While tillandsias are generally low maintenance plants, just a little care and attention will give you the best results for happy, healthy plants.

Placement:

Tillandsias naturally grow on tree branches under the leafy canopy. This results in bright filtered light, which is the ideal condition for growing air plants. Most air plants do not want to be in any direct sun, nor full dark shade. A sunny indoor room is usually perfect, as well as an outdoor patio with tree or lattice cover. If your tillandsias are in a glass terrarium, be aware that the glass can amplify any sun shining into the terrarium and make it hotter.

Water:

While tillandsias don’t want or need soil to grow, they do need water! In my experience the biggest reason for air plants dying is lack of water. In general tillandsias need to be watered at least once a week, but it can be as often as every day if they are outside in a very hot, dry climate. If you can remove them from their container, a good soaking in water once a week for a few minutes will be sufficient. If they are not easily removed, use a spray bottle to throughly spray them. *Note* The xerographica and streptophylla species DO NOT like to be soaked. Long term submersion can suffocate the leaves, and you’ll get ugly burnt looking spots all over. Make sure to spray these varieties instead.┬áIn areas where the tap water is high in minerals or chlorine, use filtered or bottled water. Especially when watering Spanish moss (Tillandsia usneiodes).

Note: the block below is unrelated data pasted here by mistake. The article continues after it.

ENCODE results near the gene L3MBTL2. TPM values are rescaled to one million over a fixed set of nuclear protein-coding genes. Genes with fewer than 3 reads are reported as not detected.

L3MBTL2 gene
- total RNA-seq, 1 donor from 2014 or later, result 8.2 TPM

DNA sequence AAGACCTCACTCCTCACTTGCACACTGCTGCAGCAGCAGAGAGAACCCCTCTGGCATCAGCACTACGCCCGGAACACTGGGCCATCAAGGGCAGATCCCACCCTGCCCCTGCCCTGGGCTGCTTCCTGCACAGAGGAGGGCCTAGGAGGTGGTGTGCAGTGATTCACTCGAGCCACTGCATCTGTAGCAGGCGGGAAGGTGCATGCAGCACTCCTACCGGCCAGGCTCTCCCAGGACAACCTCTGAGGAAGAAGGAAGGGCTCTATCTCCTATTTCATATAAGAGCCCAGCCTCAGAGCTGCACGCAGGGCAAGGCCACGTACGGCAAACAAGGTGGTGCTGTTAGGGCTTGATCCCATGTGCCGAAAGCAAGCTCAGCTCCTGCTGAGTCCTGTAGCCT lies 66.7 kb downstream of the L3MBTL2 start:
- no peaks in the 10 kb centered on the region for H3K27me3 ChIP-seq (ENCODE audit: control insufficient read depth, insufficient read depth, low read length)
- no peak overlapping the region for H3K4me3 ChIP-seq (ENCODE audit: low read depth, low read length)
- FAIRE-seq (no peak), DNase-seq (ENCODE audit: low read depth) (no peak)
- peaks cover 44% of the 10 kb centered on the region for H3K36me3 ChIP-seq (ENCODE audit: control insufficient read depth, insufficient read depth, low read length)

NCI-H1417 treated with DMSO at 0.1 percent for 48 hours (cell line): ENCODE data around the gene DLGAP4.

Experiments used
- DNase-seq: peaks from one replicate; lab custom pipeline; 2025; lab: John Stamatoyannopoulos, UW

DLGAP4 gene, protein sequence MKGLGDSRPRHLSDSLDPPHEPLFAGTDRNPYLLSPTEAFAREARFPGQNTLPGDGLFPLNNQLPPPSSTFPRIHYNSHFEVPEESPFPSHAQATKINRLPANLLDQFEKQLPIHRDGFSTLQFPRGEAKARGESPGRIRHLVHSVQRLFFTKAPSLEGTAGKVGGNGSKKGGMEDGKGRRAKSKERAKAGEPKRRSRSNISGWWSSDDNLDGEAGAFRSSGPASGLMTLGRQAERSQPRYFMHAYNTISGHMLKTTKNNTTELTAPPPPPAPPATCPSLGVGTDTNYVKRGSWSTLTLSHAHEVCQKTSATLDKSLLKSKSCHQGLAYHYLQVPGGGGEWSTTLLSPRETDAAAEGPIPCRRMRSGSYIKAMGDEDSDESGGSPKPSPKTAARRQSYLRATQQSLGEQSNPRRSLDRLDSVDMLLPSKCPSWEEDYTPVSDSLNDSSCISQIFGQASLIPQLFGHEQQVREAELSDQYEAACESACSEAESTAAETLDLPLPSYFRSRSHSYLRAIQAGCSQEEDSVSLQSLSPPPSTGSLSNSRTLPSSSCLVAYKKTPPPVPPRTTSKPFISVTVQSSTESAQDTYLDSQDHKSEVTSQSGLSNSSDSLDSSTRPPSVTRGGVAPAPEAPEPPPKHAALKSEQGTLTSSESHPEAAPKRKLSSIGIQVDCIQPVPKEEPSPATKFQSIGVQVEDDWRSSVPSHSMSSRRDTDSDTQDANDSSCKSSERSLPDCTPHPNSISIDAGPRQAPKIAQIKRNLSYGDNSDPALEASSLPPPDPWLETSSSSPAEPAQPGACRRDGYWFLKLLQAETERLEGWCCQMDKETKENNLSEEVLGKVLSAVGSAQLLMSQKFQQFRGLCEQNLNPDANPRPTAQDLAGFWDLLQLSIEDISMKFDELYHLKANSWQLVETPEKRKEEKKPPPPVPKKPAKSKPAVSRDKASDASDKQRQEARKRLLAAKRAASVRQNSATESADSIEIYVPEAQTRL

Fertilizing:

Since tillandsias only absorb nutrient through their leaves, a liquid fertilizer applied to the foliage is the best way to feed your plants. We sell a diluted liquid fertilizer that you can use in place of watering to make feeding super easy. Shop for fertilizer here.

Flowering and Pups:

All tillandsias flower in some form or other. Many varieties have a pretty pink or purple flower at maturity, after which the main or ‘mother’ plant may slowly die off and new ‘pups’ or baby plants will grow out from the base. Depending on the species, the flowering and pup cycle can take months or even years, and for a few varieties the mother plant will stay intact, giving you an ever-growing clump of air plants. Most times the pups can be taken off of the mother plant, and be replanted somewhere else.

What to Avoid:

Tillandsias aren’t super picky, but there are a couple things to avoid to keep them healthy. Any materials with copper should be avoided, as copper contamination can kill the plants. Also never bury the base of tillandsias in any soil, sand, or very wet moss. The prolonged moisture can rot your plants.